Laurent Gbagbo

The Democratic Republic of Congo (DRC) has been mired in severe instability and violent conflict since 1994, with rival militias, foreign governments’ proxy forces, and ordinary civilians clashing against a backdrop of underdeveloped social services, lucrative natural resources, and pervasive lack of government accountability. A small step forward came in 2009, when a peace agreement provided for the absorption of a major rebel group into the Congolese national army. Last month, however, the rebels’ former leader, Bosco Ntaganda, defected from the army along with hundreds of soldiers, launching a fresh rebellion and plunging the eastern DRC back into conflict. Violence between the newly baptized M23 rebel group and government forces has displaced at least 45,000 people since April 27, and there are reports that Ntaganda has returned to his past practice of forcibly recruiting child soldiers.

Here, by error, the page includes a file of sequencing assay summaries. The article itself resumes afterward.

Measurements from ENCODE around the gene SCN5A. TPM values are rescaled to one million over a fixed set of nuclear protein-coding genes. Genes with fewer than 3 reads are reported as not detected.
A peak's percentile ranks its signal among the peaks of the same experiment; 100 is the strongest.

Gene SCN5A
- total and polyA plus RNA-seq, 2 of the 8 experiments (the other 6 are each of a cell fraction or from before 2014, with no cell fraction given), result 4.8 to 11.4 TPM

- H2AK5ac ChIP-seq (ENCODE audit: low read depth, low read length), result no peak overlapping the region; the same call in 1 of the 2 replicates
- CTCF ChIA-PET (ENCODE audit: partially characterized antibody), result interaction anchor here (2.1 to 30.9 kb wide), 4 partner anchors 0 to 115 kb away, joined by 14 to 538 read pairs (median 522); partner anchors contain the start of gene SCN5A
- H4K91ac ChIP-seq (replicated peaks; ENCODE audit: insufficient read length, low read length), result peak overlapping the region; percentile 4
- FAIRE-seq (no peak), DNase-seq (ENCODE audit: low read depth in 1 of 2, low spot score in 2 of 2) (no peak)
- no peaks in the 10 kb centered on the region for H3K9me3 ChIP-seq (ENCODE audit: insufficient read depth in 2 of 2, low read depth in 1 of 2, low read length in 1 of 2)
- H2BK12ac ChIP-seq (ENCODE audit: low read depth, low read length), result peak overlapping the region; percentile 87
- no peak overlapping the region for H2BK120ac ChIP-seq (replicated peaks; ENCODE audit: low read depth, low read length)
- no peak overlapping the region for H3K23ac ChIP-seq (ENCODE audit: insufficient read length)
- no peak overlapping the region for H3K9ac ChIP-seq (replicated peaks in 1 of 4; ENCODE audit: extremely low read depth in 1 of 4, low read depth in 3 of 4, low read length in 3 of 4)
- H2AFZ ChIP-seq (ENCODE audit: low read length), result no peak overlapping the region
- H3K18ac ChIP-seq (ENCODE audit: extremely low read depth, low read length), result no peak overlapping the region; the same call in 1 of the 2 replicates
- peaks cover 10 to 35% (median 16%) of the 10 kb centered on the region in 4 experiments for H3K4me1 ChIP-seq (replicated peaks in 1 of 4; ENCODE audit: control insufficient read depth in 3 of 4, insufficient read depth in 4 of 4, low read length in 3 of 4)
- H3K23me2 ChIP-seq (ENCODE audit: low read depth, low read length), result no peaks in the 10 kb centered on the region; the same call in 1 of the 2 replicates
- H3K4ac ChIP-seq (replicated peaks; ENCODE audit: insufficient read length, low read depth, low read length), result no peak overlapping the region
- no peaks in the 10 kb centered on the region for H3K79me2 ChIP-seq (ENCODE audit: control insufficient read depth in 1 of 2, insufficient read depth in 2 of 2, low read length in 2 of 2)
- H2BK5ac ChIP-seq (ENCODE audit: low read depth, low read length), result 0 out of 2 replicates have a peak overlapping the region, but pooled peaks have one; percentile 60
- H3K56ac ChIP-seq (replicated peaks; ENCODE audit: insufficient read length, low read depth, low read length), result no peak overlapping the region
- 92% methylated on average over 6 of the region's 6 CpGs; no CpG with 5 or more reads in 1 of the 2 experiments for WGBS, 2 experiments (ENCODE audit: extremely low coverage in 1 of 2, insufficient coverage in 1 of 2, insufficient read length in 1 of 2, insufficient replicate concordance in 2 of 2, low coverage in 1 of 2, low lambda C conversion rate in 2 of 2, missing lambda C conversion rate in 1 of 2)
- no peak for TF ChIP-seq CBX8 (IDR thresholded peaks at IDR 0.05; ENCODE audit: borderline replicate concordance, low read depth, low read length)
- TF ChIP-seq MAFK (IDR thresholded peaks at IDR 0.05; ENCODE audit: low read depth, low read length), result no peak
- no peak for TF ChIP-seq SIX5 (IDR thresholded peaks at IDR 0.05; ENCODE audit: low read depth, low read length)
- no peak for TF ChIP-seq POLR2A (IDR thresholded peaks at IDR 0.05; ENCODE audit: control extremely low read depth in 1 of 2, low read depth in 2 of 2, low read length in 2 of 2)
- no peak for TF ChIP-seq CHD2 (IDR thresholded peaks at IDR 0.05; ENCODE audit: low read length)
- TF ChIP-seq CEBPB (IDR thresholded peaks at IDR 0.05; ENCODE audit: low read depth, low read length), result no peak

Côte d’Ivoire was once a promising model of economic prosperity and stability for West Africa, but in the last decade alone it has fallen prey to two civil wars, untold human misery, and large-scale impunity for perpetrators of human rights violations. The complex problems currently besetting the country are linked to the failure of its leaders to both commit to and successfully foster genuine democratic principles and practices.

Back in the 1980s, a Washington attorney named Paul Reichler generated some controversy when he signed on to represent the Sandinistas in various legal conflicts with the American government. Having led a successful guerrilla war against the longtime dictator, Anastasio Somoza, the Sandinistas had quickly moved to consolidate a system akin to a Marxist one-party state. From day one, the Sandinistas embraced an anti-Yankee rhetoric and committed themselves to the anti-imperialist struggle in the Americas. The United States responded by working to undermine Sandinista rule through, among other things, supporting the insurgent movement known as the contras.

The progress that sub-Saharan Africa has achieved in building democracy over the past generation is coming undone. After two decades of significant gains, the continent has experienced a steady decline in democracy over the last several years.

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